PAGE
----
Upjohn In Washington: Does The Attorney-Client Privilege Protect Communications Between Government Counsel And Lower-Level Government Employees?
In an earlier post, I explained that in Washington the attorney-client privilege held by corporations protects communications between corporate counsel and lower-level corporate employees, with some exceptions. Does this also rule protect communications between counsel for government agencies and lower-level government employees? Although there does not appear to be a published Washington case on point, the answer is very likely yes.
Washington law is clear that the attorney-client privilege, codified at RCW 5.60.060(2), protects communications between the legal advisors of government entities and the entities’ officers and agents. And two unpublished Washington cases strongly suggest that Upjohn protects communications between counsel and lower-level government employees.
In Fossos v. Matheson, the Court of Appeals relied on Upjohn in holding that the attorney-client privilege protected communications between “different deputy AGs, two different legislative offices (Senate and House of Representatives), and three members of three different executive offices (Actuary, Office of Financial Management, and Department of Retirement Systems).” Upjohn, the court explained, “held that [the attorney-client] privilege may apply to multiple communications between mid level and lower level employees and an attorney advising those at a higher corporate level.” And in Tharp v. University of Washington, the Court of Appeals affirmed the trial court’s denial of the plaintiff’s motion to compel email communications between an assistant attorney general and various University of Washington employees. The court explained:
[T]he United States Supreme Court has held that the attorney client privilege may apply to communications between an attorney and multiple lower level employees in an organization when those communications are made in order to secure legal advice from counsel. Here the communications sought were between the University’s employees and its counsel and were made after [the plaintiff] hired an attorney, suggesting the possibility of impending litigation.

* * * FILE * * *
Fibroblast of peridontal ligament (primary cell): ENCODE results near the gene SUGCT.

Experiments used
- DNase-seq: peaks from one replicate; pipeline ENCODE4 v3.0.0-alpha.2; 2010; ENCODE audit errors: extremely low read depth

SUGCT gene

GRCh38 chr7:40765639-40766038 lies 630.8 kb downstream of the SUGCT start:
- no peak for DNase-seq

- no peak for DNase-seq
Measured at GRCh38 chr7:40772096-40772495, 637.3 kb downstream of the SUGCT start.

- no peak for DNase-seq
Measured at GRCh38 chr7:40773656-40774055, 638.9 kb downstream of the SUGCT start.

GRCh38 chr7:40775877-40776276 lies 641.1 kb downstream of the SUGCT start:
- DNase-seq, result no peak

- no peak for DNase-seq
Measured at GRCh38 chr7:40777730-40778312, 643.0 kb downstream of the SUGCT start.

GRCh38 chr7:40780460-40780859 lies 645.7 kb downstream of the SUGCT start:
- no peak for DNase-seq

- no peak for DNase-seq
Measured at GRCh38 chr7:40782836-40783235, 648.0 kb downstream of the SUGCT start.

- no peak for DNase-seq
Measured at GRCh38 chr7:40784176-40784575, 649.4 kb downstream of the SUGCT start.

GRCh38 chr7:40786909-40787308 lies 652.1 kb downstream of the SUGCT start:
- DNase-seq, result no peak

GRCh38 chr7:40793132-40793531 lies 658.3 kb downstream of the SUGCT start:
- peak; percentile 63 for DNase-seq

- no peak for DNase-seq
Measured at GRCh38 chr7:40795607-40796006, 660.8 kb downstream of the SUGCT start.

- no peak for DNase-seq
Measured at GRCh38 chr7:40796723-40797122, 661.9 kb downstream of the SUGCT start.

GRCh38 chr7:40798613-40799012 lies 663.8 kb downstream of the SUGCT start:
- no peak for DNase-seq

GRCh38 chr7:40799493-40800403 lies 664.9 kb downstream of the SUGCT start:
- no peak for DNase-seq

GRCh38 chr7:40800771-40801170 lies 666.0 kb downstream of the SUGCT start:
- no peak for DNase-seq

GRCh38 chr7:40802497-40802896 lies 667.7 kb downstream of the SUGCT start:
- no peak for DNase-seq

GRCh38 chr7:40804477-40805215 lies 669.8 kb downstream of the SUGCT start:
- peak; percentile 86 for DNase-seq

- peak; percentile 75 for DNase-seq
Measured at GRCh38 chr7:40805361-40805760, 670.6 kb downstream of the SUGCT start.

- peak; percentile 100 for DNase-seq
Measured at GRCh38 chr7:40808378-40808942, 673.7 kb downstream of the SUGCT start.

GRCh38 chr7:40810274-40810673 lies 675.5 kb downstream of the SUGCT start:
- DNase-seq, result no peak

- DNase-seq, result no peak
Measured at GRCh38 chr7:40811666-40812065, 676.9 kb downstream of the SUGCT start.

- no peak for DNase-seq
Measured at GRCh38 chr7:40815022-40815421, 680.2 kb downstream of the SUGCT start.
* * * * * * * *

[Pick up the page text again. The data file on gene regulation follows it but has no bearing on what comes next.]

Soter v. Cowles Publishing Co. also provides some support for applying the Upjohn rationale to government agencies. Soter arose out of an incident in which an elementary school student with a severe peanut allergy died after eating part of a school-supplied peanut butter cookie while on a school field trip. Anticipating a possible wrongful death claim, the school district’s superintendent contacted the district’s longtime outside counsel, who subsequently communicated with two teachers and a volunteer nurse chaperone who had been on the trip. The attorneys told the teachers and chaperone that the attorneys were representing them to the extent the school district’s insurance policy covered them, and assured them that all communications with them would be protected by the attorney-client privilege. Id. The teachers and chaperone were expected to be defendants in any lawsuit arising out of the student’s death, and “believed they were clients” of the school district’s attorneys. In the end, no lawsuit was filed because the school district reached a settlement with the student’s parents and estate. On these facts, the Washington State Supreme Court held that the attorney-client privilege protected counsel’s communications with the teachers and chaperone. However, Soter is not directly on point, because it involved communications with lower-level employees who were expected to be parties to a wrongful death lawsuit and believed they were represented by the school district’s counsel.
The above-cited authorities strongly suggest that Upjohn applies to communications between counsel for a government agency and lower-level employees of the agency, and there is no reason to adopt a different rule in the government context than in the corporate context. Finally, although Youngs v. PeaceHealth (discussed in my initial post on this subject) shows that the attorney-client privilege may in some contexts be limited by other rules, there is no reason any privileges or rules uniquely applicable to governmental entities should limit Upjohn in this situation.
 E.g., Kleven v. King County Prosecutor, 112 Wn. App. 18, 25 (2002) (attorney-client privilege applied to communications between Chief of Staff of the Office of the Prosecuting Attorney and Chief Civil Deputy Prosecuting Attorney, who was designated by RCW 36.27.020 as legal advisor for all county officers and agencies).